Eng 101 I01
September 23, 2011
Sex Ed vs. Public Schools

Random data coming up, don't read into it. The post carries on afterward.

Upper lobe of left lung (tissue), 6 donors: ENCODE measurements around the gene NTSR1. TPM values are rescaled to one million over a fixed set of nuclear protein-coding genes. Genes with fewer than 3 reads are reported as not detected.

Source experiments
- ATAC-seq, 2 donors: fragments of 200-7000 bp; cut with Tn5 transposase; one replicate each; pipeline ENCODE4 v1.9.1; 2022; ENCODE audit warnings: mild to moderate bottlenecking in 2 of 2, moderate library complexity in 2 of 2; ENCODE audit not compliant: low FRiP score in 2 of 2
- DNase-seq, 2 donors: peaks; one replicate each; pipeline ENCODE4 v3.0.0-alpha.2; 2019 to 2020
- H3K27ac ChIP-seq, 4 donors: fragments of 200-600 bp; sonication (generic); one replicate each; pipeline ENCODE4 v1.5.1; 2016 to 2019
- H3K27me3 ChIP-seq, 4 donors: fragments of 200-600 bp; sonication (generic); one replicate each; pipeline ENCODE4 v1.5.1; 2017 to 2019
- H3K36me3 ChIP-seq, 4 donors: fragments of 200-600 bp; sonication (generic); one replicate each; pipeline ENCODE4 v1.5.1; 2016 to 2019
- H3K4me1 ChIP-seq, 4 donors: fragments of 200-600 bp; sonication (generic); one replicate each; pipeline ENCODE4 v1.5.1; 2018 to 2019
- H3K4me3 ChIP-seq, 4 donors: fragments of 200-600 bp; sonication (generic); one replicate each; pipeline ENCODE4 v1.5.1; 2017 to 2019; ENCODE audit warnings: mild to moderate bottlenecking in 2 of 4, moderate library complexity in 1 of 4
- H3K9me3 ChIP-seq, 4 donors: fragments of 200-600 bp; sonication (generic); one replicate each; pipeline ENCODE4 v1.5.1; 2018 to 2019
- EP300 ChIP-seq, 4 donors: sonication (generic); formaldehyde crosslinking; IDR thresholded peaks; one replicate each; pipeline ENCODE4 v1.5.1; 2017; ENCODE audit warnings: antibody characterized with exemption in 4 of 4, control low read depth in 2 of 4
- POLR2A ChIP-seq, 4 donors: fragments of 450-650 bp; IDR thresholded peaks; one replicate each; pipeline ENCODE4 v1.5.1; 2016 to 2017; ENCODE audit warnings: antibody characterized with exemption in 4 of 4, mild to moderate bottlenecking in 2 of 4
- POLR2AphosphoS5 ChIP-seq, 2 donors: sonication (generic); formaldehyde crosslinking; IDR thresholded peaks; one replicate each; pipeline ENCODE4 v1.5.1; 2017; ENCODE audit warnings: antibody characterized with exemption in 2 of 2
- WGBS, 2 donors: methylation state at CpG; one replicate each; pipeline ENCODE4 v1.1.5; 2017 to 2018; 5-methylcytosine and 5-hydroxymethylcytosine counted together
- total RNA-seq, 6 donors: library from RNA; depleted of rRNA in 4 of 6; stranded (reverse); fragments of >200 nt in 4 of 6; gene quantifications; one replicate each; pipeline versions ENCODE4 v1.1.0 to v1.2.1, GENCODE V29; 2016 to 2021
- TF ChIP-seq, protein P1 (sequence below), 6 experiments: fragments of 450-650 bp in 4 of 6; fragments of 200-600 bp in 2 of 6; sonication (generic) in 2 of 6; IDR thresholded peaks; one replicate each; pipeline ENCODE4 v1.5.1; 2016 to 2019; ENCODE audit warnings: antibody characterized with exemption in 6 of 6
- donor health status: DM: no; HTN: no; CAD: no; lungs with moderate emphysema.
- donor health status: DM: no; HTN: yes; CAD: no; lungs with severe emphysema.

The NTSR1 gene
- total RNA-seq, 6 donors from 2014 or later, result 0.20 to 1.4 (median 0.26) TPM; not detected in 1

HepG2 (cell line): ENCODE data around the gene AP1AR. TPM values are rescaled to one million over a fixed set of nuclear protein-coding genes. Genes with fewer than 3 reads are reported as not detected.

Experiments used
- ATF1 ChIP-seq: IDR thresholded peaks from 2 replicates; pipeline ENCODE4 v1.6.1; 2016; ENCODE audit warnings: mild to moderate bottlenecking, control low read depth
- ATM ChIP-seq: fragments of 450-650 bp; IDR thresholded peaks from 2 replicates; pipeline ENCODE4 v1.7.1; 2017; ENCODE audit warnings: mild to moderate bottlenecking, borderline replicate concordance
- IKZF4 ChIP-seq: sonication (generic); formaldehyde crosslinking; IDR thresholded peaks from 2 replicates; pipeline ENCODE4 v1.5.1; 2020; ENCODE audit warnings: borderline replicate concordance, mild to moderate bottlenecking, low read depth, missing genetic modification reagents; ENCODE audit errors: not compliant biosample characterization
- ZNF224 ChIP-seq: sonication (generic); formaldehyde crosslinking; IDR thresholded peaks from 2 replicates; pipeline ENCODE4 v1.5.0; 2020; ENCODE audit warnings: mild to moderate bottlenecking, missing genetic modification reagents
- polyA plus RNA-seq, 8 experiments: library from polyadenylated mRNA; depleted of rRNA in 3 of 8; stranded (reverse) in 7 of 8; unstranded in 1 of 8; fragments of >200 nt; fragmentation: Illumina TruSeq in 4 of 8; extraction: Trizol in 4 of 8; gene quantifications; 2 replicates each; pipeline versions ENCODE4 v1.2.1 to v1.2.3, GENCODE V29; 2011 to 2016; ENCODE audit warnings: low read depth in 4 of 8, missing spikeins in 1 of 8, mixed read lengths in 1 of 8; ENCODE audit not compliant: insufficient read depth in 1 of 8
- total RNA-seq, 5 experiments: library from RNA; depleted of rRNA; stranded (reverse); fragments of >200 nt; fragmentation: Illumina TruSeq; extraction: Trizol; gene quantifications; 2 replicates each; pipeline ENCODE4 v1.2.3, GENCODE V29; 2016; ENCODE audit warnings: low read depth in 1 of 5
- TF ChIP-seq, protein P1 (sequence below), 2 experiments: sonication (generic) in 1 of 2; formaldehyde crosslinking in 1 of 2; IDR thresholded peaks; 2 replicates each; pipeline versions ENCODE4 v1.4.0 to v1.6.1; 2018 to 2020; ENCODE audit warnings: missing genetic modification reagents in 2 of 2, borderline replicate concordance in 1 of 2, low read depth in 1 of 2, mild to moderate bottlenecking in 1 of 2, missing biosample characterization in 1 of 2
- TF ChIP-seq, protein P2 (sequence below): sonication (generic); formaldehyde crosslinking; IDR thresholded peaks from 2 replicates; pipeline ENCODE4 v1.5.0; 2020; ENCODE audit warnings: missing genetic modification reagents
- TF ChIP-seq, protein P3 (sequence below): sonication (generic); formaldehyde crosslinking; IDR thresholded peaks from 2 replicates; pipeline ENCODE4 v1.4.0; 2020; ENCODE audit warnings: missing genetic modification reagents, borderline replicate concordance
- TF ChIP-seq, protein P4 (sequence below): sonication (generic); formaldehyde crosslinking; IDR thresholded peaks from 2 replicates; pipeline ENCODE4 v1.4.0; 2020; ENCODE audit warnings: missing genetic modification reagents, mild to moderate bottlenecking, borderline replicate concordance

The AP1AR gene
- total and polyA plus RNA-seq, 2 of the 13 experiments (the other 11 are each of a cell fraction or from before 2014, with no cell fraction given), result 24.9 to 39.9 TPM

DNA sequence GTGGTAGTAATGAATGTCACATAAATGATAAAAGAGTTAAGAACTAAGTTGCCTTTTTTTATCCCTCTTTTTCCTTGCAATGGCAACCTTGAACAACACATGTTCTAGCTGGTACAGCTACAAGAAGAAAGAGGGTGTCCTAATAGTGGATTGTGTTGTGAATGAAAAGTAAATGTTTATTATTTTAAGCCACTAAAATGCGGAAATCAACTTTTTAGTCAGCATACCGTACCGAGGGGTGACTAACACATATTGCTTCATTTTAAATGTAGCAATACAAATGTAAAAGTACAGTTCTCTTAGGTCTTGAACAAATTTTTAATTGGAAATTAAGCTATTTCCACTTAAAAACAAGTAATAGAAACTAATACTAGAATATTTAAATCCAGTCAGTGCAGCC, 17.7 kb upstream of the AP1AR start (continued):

When I think of the word “sex” I think of intimacy, privacy, and discretion. For most teenagers sex is just what is popular at the time. They don’t understand that it is not like any other fad. Now that sex has become popular it is the parents’ job to do something to change it. Children are taught how to interact with others and the difference of what is right and wrong by their parents from birth. If parents don’t teach their kids that no amount of popularity is worth the burden of a child at a young age then no one will. In Anna Quindlen’s essay “Sex Ed” she sat with six 16 year old girls at a family planning clinic in New York, the girls knew a lot about sex but were also pregnant. Where were their parents? Schools are wasting their money on sex ed classes. Do you really want a stranger to teach your child about sex anyway? It is important for our children to be educated about sexuality, but it is not the schools’ place to teach it. Sex education should be taught at home in a controlled environment. Each parent is different and prefers to teach their kids in different ways. Some parents may not want their kids to learn about sex until a certain age. Teaching sex ed at home prevents our children from learning about sex before they are ready and allows for parents to teach their children at the pace they feel is best for their child. When I was in sex ed class I felt uncomfortable in a classroom full of other kids while learning about the intimate act of sex. I do not want my child to have to endure that feeling and the risks of being made fun of by other kids who are not taking the class seriously. Sex is not a public act and should not be taught in public school. I believe that if sex ed is taught in schools it makes it easier for children to talk openly about it with their peers. This makes it easier for them to have sex. In the 50’s girls did not propose sex because they...
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